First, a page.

During much of 2001 this isolated area of central Afghanistan saw the front line fighting between Taliban and resistance forces. At that time massive mine fields were laid and remain around Band-e-Amir National Park today. Beautiful but harsh terrain and rocky plateaus have made it difficult to safely clear all of the mine fields. Only a single unpaved road leading to Band-e-Amir has been cleared of mines and is considered safe to travel. Please note that the positioning of the marker on LakeLubbers' Google map is not an indication of a safe route. Seek guidance from government authorities before making any travel arrangements to Band-e-Amir Lakes.
The involvement of local citizens in management decisions is essential to the continued protection and preservation of Band-e-Amir National Park. With an estimated population of 2,000-to-2,500 people, four main villages surround Band-e-Amir Lakes: Jaru Kashan, Qela Jafar, Dew Khana and Lupruk. The lakes and surrounding wheat fields are state-owned but subject to citizens' traditional farming rights. Unrestricted grazing continues in over-grazed meadows, and fish populations are threatened by the unusual use of electricity and hand grenades to catch fish. As park employment opportunities increase and tourism revenue provides a new income stream, it is hoped that residents will actively participate in the preservation of Band-e Amir Lakes.
Reational activities remain somewhat limited within Band-e-Amir National Park. Swimming is open to men only, and even that is limited by the very cold water fed by springs and snow melt. In an effort to control pollution, boats with motorized gas engines are banned from Band-e Amir Lakes. Fishing for carp, known locally as milk fish, is a common sight along the lake shores, but rods and reels are in short supply.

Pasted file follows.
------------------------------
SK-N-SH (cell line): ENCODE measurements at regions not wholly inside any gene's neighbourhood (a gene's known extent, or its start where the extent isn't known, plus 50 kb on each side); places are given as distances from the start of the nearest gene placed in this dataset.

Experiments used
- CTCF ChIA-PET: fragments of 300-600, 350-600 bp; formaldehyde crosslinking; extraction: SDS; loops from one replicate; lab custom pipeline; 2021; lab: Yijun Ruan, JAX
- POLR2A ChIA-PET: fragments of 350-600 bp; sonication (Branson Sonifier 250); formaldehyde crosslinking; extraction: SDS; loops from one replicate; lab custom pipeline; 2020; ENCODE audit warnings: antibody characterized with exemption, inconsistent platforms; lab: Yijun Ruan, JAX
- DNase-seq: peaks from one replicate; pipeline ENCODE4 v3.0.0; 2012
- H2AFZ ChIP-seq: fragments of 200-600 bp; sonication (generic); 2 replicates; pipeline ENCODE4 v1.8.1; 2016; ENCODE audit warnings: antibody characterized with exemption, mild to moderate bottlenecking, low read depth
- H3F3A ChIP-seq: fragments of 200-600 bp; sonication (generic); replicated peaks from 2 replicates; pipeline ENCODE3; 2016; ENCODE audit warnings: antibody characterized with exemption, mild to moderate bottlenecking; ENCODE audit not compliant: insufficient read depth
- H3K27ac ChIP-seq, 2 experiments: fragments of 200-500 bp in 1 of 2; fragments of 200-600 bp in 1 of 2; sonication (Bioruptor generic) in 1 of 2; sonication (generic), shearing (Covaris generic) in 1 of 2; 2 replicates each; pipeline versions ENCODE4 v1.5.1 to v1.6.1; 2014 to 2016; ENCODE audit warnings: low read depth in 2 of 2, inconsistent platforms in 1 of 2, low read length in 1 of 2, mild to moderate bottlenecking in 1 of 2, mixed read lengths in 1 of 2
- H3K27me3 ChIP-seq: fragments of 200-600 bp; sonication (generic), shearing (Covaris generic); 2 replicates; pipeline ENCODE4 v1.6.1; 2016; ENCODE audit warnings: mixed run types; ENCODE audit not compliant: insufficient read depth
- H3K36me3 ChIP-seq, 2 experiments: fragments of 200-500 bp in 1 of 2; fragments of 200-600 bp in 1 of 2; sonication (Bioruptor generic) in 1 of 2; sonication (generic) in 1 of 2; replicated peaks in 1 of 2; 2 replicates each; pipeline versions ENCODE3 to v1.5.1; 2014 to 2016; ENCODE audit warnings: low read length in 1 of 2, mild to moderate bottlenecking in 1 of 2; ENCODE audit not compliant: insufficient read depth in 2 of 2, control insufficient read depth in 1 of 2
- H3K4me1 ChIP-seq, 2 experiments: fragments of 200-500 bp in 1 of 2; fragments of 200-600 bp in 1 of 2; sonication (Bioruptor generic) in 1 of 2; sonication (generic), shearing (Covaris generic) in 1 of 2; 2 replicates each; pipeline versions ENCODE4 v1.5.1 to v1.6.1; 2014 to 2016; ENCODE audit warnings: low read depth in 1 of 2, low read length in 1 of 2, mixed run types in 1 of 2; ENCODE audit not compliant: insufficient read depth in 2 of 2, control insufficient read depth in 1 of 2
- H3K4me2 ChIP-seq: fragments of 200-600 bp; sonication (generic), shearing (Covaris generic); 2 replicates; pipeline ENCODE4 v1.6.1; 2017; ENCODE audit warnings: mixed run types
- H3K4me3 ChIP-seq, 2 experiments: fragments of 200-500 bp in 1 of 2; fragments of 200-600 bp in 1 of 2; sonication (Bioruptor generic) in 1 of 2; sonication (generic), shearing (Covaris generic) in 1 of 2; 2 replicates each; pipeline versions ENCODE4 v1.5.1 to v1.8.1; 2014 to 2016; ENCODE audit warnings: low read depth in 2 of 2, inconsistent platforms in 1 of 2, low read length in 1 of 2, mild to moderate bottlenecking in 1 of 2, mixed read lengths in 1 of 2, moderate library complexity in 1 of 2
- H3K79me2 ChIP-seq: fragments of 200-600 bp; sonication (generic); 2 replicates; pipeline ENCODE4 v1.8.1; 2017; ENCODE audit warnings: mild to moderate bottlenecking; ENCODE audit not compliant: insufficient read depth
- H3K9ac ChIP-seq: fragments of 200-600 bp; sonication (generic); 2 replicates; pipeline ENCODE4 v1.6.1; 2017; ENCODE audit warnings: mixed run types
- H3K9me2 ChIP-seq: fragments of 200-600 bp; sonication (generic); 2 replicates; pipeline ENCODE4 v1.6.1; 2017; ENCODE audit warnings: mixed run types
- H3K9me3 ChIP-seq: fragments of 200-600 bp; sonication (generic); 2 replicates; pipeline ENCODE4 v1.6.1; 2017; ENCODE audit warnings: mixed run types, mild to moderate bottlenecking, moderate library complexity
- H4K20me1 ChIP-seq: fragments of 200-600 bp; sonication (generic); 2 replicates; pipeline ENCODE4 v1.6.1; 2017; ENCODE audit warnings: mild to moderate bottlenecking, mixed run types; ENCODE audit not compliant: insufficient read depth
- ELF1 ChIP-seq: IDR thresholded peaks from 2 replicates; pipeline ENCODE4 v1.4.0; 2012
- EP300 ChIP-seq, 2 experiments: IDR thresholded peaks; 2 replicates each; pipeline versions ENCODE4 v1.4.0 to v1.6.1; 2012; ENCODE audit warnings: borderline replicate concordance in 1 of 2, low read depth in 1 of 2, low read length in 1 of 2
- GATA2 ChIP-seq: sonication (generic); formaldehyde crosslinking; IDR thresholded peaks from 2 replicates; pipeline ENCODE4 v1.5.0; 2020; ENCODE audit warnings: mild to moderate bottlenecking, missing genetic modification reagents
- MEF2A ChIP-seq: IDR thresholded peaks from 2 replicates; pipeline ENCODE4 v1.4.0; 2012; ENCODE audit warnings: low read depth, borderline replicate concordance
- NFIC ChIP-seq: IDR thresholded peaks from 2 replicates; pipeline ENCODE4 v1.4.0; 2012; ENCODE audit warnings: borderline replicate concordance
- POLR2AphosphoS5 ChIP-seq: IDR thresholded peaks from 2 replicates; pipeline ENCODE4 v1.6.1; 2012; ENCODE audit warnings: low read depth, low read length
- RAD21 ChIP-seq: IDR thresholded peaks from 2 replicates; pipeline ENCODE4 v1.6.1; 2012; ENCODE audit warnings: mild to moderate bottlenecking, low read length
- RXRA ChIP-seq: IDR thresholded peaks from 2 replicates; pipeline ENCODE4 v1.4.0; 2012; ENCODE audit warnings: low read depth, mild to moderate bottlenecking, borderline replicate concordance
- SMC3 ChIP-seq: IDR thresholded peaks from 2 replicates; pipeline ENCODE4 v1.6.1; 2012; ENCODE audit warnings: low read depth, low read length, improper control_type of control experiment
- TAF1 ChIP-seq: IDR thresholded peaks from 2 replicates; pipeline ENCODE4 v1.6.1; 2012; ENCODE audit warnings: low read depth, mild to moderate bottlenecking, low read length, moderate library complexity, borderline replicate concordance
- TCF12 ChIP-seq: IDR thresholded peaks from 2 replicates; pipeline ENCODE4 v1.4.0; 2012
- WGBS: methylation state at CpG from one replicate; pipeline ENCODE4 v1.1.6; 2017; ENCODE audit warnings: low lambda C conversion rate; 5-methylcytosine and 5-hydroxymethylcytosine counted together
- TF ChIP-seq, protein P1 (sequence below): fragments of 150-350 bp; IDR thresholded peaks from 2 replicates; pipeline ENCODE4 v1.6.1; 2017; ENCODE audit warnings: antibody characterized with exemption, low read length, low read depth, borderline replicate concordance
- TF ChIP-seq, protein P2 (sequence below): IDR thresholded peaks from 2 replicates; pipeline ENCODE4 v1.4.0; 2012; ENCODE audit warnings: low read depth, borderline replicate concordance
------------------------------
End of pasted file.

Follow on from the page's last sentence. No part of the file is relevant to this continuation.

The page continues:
Over the decades, the snow leopard and other large wildlife have disappeared from mountains surrounding Band-e-Amir Lakes. Remaining species are the ibex (wild goat), urial (wild sheep), wolves and foxes. With over 152 species of birds recorded, Band-e Amir National Park has been designated an Important Bird Area by BirdLife International. While birdwatching is not yet common practice at Band-e-Amir, it is a treat to spy the Afghan snowfinch which is known to breed only in the mountains of Afghanistan.
Thirty four miles east of Band-e-Amir Lakes, the remains of two sacred Buddhas tower over the community of Bamiyan. Carved into sheer sandstone cliffs over 1500 years ago, the two Buddhas, Vairocana at 180 feet and Sakyamuni at 121 feet, are the world's largest standing Buddhas. Considered to be "idols" by the Taliban-led government, the Buddhas were destroyed in 2001. Today, the Afghan government is working on comprehensive plans to reconstruct the site in hopes of combining the attraction with Band-e-Amir National Park to draw more visitors into the Bamiyan Valley.
Band-e-Amir National Park and the chain of six lakes are part of the transformation that will take Afghanistan from a collection of war-torn provinces to a unified country. Promoting the beauty and adventure that is Afghanistan unites people and creates a sense of pride. Adventure travelers and residents of Kabul and Jalalabad will begin to find travel easier as new roads are constructed and services become available. Typical vacation rentals and modern conveniences are still a rare commodity at Band-e-Amir Lakes, but hotels and guest houses can be found in surrounding communities. If you are looking for the trip of a lifetime, this is it. A trip to Band-e-Amir Lakes is more than a destination - it is a study in geology, history, faith and the endurance of a nation.